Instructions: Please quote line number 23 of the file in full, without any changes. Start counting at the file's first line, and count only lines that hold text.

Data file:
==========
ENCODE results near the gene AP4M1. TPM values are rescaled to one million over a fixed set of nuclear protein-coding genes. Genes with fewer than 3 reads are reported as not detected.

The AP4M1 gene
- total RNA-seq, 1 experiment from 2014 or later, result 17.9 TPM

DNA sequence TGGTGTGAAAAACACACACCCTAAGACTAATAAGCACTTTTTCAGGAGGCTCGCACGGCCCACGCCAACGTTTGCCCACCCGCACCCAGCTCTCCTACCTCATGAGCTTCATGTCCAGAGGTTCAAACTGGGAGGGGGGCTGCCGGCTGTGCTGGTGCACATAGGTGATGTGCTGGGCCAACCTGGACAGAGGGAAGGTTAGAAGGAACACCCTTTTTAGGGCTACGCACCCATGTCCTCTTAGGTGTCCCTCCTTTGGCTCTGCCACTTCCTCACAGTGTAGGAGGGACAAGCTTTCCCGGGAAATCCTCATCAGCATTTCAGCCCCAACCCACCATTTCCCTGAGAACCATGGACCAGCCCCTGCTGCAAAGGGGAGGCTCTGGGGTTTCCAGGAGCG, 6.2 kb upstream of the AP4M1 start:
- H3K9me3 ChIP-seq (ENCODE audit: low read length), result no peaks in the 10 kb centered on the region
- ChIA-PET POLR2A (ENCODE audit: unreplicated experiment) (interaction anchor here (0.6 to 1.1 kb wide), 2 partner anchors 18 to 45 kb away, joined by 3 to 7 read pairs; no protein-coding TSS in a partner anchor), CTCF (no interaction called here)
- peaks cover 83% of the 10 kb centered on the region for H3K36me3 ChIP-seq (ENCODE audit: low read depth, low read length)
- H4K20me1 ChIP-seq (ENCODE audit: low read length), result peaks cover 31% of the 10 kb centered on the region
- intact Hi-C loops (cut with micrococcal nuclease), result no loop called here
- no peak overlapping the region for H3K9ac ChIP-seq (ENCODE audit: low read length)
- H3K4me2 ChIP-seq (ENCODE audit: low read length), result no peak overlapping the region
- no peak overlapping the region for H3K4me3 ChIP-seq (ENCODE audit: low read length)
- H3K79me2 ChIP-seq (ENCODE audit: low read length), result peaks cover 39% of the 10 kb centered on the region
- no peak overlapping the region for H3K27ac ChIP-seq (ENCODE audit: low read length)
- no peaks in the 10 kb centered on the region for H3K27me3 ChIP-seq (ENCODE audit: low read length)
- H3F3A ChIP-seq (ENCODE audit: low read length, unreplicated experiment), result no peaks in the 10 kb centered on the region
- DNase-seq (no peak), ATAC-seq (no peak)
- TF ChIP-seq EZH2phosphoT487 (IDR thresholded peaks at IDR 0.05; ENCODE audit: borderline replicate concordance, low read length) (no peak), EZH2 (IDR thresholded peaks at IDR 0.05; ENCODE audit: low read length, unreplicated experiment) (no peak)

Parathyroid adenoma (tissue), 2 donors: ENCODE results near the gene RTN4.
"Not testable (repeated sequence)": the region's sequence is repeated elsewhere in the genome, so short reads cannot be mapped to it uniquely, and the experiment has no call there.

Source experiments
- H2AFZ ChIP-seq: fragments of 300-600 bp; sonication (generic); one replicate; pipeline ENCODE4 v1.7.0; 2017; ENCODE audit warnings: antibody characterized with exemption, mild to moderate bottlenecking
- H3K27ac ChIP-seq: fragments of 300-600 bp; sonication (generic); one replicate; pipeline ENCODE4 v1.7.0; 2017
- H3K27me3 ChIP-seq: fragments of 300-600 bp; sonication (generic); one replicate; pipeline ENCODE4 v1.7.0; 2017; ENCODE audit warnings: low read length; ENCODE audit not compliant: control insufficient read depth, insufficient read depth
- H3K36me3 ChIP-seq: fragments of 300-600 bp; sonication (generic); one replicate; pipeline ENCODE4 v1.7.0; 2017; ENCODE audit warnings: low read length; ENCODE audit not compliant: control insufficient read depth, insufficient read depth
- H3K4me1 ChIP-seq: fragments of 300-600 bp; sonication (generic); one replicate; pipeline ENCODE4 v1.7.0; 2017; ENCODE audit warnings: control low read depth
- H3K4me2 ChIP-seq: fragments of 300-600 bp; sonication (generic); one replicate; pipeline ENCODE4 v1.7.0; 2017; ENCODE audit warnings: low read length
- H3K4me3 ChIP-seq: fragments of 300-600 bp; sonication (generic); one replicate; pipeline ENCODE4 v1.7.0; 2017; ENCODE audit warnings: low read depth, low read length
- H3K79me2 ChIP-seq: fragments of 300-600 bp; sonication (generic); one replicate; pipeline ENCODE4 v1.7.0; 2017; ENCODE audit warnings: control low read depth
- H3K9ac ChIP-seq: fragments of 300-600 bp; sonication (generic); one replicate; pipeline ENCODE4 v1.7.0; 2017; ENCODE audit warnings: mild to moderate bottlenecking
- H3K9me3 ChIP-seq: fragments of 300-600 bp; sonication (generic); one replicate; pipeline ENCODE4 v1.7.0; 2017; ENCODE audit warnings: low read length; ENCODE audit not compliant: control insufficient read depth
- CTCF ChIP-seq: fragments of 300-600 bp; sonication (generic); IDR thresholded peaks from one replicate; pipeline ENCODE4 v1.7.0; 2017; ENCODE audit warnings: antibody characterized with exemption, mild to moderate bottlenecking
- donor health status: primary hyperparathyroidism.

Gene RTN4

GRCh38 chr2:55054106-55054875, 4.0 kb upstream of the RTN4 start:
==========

- H3K27ac ChIP-seq: fragments of 300-600 bp; sonication (generic); one replicate; pipeline ENCODE4 v1.7.0; 2017